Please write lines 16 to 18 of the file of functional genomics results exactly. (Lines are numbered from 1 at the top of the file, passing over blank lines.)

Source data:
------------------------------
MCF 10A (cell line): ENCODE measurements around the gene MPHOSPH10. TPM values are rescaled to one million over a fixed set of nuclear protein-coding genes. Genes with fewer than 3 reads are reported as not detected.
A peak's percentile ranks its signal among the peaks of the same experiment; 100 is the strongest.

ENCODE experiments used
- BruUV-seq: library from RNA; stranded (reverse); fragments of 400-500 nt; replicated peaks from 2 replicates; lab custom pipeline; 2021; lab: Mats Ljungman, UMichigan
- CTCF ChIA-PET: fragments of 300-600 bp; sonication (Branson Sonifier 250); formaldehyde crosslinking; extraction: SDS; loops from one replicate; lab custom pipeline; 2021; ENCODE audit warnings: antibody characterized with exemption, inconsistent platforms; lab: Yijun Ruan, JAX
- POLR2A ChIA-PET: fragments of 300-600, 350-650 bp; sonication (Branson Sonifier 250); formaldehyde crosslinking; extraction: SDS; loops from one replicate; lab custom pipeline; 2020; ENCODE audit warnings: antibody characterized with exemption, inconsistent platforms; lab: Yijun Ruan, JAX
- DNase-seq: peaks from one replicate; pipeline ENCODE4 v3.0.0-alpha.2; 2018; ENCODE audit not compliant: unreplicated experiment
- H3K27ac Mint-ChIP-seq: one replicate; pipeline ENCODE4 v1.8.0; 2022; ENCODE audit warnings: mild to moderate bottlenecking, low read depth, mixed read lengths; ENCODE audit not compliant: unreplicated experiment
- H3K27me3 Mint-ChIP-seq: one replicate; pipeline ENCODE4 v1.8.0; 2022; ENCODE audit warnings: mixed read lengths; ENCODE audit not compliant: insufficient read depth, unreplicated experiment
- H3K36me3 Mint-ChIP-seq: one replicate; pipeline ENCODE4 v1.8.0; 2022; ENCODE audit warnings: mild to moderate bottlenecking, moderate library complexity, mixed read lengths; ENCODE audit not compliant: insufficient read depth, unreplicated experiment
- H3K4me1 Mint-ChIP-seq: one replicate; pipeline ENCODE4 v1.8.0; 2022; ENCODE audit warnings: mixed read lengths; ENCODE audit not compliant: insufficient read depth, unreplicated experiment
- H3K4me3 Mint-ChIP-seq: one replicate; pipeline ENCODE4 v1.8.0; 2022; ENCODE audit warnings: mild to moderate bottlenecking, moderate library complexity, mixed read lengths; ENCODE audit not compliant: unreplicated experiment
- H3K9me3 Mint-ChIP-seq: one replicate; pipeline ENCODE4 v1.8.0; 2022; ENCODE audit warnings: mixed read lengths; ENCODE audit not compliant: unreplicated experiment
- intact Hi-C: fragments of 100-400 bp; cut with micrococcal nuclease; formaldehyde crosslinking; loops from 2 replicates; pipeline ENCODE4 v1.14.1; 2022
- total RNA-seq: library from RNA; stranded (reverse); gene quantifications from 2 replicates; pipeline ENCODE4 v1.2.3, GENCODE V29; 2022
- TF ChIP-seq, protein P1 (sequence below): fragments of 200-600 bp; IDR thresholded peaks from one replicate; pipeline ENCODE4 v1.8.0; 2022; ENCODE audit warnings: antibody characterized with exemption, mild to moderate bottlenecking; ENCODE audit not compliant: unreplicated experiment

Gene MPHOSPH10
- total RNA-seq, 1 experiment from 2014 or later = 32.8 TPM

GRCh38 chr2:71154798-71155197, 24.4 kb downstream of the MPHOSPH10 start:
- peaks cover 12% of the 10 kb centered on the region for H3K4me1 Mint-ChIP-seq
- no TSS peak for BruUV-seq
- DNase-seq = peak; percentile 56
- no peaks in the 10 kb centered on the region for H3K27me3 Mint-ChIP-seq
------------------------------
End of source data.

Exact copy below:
- TF ChIP-seq, protein P1 (sequence below): fragments of 200-600 bp; IDR thresholded peaks from one replicate; pipeline ENCODE4 v1.8.0; 2022; ENCODE audit warnings: antibody characterized with exemption, mild to moderate bottlenecking; ENCODE audit not compliant: unreplicated experiment

Gene MPHOSPH10
- total RNA-seq, 1 experiment from 2014 or later = 32.8 TPM